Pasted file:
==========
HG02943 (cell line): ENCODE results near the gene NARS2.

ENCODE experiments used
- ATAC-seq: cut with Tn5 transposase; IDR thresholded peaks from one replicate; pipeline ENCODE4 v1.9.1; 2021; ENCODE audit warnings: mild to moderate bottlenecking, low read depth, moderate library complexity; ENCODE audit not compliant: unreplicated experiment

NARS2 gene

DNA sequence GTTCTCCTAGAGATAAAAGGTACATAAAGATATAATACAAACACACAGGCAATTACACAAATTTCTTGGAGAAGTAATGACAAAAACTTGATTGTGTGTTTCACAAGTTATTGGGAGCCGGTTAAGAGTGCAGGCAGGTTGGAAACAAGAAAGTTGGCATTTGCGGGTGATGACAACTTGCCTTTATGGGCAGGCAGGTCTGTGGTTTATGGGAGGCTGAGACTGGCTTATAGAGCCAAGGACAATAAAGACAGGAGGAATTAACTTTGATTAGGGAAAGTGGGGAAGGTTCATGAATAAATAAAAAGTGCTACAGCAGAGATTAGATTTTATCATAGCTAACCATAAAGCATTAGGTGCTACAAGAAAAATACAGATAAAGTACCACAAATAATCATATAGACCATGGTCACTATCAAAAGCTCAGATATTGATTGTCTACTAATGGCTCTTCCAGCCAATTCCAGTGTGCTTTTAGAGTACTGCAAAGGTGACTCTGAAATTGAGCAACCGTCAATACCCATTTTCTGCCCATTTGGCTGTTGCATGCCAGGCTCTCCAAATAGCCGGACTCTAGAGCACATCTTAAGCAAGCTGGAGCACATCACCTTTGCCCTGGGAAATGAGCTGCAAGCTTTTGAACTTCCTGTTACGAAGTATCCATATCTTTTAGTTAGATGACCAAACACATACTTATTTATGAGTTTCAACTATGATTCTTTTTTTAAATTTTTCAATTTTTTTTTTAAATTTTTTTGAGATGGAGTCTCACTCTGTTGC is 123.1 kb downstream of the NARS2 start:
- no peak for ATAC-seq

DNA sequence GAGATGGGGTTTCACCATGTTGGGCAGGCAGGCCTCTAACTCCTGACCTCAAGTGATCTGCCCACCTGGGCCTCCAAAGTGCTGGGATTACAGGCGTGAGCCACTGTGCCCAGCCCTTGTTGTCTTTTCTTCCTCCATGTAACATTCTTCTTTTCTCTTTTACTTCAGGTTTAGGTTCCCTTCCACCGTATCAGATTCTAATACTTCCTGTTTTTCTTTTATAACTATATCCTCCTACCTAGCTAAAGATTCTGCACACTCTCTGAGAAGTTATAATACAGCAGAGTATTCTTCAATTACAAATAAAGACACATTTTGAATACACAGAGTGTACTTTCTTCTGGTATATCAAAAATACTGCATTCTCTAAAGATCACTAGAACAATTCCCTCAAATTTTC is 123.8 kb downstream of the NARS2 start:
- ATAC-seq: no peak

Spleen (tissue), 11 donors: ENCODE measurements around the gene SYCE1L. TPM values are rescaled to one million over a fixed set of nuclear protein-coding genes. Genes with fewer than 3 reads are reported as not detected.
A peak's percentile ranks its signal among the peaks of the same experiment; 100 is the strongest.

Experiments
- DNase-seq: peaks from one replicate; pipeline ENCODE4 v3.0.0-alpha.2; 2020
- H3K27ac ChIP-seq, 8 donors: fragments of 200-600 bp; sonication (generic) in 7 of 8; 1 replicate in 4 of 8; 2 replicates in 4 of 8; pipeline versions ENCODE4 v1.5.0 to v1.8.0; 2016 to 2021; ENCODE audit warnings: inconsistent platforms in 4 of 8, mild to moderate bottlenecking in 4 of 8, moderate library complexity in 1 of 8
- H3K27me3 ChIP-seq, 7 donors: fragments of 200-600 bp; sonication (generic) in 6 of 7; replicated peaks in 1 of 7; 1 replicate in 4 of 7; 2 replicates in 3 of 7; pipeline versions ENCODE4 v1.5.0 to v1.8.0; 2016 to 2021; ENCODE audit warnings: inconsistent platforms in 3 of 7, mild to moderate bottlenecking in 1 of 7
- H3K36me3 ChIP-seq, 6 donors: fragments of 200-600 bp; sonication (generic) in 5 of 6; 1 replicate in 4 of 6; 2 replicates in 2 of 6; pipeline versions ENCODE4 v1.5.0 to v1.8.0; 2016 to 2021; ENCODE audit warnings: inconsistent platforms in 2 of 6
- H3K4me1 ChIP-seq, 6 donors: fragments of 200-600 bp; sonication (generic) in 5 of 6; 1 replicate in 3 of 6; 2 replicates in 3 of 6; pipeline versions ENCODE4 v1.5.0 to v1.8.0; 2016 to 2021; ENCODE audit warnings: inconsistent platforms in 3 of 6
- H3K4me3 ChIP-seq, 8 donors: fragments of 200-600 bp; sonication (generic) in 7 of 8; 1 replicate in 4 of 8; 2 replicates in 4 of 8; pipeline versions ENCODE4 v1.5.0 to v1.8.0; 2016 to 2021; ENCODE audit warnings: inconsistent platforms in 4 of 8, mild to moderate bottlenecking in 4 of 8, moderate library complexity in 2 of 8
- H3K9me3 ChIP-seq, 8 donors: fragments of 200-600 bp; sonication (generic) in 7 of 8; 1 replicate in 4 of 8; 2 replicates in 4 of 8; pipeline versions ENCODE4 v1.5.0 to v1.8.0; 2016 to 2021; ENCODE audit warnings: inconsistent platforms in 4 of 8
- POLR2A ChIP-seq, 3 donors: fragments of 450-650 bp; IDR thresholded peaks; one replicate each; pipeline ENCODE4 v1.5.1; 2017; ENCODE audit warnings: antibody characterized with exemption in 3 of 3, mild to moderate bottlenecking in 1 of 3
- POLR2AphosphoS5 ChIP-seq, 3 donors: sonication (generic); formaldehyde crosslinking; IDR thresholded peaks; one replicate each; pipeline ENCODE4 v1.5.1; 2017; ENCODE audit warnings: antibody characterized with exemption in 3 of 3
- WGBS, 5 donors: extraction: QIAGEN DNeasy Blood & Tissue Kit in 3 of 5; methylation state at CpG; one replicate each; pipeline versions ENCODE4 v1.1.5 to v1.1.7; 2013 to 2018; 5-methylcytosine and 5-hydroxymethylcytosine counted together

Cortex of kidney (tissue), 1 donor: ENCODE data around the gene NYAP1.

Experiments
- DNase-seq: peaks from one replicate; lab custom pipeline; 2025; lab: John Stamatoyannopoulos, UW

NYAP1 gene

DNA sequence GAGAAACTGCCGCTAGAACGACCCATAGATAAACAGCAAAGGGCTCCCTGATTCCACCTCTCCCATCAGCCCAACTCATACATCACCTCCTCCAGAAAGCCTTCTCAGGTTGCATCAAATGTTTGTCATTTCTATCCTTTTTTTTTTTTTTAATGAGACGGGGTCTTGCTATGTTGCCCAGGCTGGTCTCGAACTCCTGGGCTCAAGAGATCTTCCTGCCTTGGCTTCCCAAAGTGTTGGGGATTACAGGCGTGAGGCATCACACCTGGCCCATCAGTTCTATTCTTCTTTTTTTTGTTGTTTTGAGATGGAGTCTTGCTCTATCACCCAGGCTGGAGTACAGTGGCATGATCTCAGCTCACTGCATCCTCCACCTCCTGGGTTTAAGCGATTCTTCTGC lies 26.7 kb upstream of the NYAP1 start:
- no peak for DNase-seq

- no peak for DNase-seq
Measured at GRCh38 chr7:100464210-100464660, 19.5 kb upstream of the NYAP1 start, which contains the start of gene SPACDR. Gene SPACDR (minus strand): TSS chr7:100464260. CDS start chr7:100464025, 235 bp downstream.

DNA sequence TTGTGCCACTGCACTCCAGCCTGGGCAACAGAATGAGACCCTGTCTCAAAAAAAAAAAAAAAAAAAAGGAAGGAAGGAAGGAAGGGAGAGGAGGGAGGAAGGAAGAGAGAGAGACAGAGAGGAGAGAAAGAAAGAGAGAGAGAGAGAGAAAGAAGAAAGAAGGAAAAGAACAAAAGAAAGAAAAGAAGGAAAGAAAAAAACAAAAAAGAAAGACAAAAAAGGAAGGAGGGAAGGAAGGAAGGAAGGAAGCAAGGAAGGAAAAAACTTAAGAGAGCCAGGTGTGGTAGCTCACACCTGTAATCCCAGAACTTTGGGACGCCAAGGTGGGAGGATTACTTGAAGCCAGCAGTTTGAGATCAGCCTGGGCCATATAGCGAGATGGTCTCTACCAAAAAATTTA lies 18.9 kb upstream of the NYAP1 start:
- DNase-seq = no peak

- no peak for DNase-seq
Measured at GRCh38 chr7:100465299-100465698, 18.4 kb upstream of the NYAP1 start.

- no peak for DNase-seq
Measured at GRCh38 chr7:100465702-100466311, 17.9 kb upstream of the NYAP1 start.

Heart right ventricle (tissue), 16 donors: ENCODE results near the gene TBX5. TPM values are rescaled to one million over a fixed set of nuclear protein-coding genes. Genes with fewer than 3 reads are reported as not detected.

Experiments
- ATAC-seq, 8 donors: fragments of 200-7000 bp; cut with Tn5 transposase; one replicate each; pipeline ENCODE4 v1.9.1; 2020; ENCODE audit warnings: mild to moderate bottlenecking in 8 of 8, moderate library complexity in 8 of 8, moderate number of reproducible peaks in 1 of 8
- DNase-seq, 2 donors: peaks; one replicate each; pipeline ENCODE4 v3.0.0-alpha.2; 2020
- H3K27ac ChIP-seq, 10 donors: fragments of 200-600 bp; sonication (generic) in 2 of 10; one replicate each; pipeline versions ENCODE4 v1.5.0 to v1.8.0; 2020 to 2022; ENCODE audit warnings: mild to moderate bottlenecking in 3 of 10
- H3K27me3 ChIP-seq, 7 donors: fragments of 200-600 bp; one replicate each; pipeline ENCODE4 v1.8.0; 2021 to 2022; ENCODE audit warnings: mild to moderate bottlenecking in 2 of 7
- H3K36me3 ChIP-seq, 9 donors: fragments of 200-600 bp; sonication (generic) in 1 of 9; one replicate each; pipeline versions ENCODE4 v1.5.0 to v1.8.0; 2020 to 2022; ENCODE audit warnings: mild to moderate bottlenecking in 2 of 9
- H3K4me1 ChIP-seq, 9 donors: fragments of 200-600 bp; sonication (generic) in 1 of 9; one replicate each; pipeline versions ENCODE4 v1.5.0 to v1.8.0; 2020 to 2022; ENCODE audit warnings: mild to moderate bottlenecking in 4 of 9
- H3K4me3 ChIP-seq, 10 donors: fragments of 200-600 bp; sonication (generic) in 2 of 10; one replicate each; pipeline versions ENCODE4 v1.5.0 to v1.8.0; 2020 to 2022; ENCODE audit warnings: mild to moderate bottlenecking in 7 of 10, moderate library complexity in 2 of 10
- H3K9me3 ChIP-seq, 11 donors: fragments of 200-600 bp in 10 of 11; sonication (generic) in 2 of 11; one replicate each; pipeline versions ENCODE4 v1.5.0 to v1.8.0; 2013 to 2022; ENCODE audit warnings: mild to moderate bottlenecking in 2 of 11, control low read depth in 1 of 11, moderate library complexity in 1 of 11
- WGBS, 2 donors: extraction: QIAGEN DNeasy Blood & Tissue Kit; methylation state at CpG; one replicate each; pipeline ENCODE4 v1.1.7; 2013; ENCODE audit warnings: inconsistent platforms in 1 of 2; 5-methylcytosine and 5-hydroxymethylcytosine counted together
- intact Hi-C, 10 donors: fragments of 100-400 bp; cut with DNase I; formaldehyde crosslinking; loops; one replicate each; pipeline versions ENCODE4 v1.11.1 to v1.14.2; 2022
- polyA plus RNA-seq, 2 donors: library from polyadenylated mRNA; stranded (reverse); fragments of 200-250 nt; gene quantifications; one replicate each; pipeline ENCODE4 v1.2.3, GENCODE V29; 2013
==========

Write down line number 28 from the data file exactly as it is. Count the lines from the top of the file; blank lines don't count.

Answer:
- no peak for DNase-seq